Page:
[Show abstract][Hide abstract] ABSTRACT: Bile acids are signalling molecules, which activate the transmembrane receptor TGR5 and the nuclear receptor FXR. BA sequestrants (BAS) complex bile acids in the intestinal lumen and decrease intestinal FXR activity. The BAS-BA complex also induces glucagon-like peptide-1 (GLP-1) production by L cells which potentiates β-cell glucose-induced insulin secretion. Whether FXR is expressed in L cells and controls GLP-1 production is unknown. Here, we show that FXR activation in L cells decreases proglucagon expression by interfering with the glucose-responsive factor Carbohydrate-Responsive Element Binding Protein (ChREBP) and GLP-1 secretion by inhibiting glycolysis. In vivo, FXR deficiency increases GLP-1 gene expression and secretion in response to glucose hence improving glucose metabolism. Moreover, treatment of ob/ob mice with the BAS colesevelam increases intestinal proglucagon gene expression and improves glycaemia in a FXR-dependent manner. These findings identify the FXR/GLP-1 pathway as a new mechanism of BA control of glucose metabolism and a pharmacological target for type 2 diabetes.
[Show abstract][Hide abstract] ABSTRACT: To summarize recent epidemiological, preclinical and clinical studies on the effects of Roux-en-Y-gastric bypass (RYGBP) surgery on cardiovascular risk factors and the underlying mechanisms.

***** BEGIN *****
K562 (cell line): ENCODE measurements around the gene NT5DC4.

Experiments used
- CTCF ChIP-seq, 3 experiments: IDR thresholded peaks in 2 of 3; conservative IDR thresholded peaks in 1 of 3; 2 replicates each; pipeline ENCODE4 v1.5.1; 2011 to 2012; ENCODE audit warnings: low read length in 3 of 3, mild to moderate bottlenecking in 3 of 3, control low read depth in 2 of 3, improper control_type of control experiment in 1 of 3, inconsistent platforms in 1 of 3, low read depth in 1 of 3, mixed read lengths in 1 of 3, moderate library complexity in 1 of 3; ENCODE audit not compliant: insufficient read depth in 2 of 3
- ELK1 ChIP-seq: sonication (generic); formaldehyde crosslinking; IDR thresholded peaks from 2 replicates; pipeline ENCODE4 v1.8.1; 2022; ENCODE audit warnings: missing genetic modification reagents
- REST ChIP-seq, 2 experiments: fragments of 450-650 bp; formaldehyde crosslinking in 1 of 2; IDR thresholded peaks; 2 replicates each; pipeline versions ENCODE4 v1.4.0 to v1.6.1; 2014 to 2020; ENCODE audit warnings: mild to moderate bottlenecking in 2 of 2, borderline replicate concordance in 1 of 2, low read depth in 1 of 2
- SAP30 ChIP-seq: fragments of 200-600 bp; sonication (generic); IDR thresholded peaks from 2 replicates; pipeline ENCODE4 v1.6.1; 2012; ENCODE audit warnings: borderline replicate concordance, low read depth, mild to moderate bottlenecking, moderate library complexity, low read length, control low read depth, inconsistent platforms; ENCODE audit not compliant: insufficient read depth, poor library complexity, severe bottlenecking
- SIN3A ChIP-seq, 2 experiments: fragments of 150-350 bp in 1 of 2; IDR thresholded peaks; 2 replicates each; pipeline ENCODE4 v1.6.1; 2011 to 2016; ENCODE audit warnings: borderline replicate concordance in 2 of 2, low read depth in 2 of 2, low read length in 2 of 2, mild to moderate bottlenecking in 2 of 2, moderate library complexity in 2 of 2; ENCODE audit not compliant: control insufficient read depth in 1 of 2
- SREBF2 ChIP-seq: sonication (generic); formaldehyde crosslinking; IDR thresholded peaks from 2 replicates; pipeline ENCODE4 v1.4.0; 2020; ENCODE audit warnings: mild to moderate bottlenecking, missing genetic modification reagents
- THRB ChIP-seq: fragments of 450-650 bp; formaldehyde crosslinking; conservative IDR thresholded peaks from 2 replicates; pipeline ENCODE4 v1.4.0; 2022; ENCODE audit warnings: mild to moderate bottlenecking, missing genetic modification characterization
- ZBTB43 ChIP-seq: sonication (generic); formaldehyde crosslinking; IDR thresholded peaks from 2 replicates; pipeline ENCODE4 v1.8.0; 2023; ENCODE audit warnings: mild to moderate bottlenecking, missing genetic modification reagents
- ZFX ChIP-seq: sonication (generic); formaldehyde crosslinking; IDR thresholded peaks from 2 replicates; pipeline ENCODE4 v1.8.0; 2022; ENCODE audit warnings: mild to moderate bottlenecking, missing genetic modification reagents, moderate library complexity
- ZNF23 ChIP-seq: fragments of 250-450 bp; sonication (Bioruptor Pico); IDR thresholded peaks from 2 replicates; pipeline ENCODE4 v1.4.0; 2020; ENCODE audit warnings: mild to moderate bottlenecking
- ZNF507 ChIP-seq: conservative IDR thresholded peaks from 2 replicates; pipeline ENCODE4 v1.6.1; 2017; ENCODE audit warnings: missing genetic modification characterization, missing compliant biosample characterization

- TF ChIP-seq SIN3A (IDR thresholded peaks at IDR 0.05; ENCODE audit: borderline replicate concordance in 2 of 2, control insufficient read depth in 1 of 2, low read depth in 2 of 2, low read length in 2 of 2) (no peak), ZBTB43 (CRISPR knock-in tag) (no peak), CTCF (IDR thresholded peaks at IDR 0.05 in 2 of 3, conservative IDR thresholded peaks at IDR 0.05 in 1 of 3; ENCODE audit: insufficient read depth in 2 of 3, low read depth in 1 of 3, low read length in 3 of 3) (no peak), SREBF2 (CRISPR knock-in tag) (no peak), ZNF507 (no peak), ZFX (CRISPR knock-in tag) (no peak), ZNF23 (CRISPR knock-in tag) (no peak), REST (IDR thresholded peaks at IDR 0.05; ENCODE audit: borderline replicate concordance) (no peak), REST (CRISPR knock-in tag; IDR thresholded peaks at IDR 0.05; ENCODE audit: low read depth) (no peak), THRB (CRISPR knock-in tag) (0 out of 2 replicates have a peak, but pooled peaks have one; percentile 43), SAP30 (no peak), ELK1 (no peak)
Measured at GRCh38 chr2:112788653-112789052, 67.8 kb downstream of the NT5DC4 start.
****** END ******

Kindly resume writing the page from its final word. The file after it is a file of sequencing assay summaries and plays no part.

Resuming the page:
Although RYGBP has mechanical effects on the gastrointestinal tract, the reduced gastric pouch and intestinal calorie absorption cannot fully explain the metabolic improvements.
Obesity predisposes to cardiovascular risk factors such as dyslipidemia, type 2 diabetes, nonalcoholic fatty liver disease and hypertension. In contrast to the limited success of pharmacological and lifestyle interventions, RYGBP induces sustained weight loss, metabolic improvements and decreases morbidity/mortality. In line, RYGBP reduces cardiovascular risk factors. Although the mechanisms are not entirely understood, RYGBP induces complex changes in the gut affecting other organs through endocrine and metabolic signals from the intestine to all key metabolic organs, which can link RYGBP and decreased cardiovascular risk. Here, we discuss the roles of changes in lipid absorption and metabolism, bile acid metabolism, gut hormones and the microbiote as potential mechanisms in the decreased cardiovascular risk and metabolic improvement after RYGBP.